They will provide life jacket and helmet. You must wear comfortable clothes (bathing suits, shorts, or quick-dry long pants) and non-slippery shoes. Sandals and Crocs are not permitted. You might consider bringing a pair of gloves. Tours are subject to weather conditions and availability. NaturHabitat Ecotours can cancel the expedition at any moment, and you can select another date for the adventure, depending on their availability.
Non-swimmers can do this tour. The life jackets keep you afloat quite nicely – you just need to doggy-paddle in the right direction.
The excursion itself takes 4 to 5 hours, not including drive time.
You can call NaturHabitat EcoTours at 787-344-5488 for more information or to make a reservation.
You can get more information from their Facebook page.
The meeting point is the Burger King parking lot at Exit 35 off of Route 22 in Vega Baja. There is also a Church’s Chicken next to Burger King. If you are driving from the San Juan, you will find Exit 35 (currently unmarked) on your right after the “Puente del Indio”. If you are coming from the west, you will see the Burger King on the left (north) side of Route 22, and Exit 35 is to the right.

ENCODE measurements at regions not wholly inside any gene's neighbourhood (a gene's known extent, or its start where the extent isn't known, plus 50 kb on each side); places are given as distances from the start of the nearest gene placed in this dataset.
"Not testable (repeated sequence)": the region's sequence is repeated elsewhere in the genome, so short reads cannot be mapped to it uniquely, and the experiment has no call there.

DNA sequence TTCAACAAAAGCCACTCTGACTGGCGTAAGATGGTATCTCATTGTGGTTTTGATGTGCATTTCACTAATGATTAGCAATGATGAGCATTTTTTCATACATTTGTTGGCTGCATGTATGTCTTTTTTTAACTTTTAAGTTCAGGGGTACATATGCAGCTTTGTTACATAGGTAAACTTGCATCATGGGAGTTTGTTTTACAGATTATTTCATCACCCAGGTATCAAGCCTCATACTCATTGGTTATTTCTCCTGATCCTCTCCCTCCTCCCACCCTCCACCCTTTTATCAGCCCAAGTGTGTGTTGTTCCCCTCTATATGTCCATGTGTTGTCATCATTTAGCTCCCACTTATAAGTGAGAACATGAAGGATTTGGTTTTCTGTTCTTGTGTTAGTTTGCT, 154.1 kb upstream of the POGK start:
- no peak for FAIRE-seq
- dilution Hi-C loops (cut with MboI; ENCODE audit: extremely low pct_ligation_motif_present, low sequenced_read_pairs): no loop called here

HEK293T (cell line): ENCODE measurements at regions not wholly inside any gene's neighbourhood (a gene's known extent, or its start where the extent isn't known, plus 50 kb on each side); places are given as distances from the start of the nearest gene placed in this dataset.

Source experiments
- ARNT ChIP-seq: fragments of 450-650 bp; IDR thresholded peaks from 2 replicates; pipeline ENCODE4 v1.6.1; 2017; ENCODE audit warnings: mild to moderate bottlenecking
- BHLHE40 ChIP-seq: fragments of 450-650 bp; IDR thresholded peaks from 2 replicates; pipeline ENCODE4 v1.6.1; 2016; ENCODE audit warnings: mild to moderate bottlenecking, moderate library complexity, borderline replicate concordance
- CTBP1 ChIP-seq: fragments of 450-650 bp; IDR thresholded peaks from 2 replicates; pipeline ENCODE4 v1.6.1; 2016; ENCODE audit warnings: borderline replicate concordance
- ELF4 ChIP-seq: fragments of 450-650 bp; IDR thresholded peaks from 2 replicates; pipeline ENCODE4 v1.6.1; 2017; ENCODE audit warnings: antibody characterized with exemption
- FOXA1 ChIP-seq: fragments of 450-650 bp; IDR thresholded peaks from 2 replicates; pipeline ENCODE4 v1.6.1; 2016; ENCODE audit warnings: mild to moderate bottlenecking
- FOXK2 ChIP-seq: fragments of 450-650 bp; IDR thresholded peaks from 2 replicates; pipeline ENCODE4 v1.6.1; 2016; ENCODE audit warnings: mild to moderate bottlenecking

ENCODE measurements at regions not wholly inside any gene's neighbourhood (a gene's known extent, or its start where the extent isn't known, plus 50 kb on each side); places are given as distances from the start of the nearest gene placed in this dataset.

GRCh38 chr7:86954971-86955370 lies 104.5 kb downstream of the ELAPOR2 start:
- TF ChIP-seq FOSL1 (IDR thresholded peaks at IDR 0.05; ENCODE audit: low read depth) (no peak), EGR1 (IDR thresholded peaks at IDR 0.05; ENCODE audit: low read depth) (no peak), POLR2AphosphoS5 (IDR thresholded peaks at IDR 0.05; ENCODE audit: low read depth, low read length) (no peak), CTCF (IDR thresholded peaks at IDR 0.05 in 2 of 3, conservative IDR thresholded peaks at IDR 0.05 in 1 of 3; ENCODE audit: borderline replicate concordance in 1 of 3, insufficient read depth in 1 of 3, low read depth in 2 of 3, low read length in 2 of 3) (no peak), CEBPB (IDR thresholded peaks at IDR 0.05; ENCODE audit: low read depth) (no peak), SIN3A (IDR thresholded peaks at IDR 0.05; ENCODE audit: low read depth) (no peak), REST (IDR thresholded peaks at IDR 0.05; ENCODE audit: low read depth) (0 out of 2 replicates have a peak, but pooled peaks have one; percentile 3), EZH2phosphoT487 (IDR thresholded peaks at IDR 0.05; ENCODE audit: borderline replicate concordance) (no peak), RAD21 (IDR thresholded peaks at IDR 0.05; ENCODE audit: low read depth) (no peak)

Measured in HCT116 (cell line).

We are in the process of updating the maps we use on our web site. While we're working on that, you can click on the GPS coordinates below to view the location on Google Maps ...
- Burger King, Vega Baja (meeting point for trip): (18.428784, -66.372920)
PuertoRicoDayTrips.com assumes no responsibility regarding your safety when participating in the activities described in this article. Please use common sense! If your mother or that little voice in your head tells you that you are about to do something stupid … then don't do it!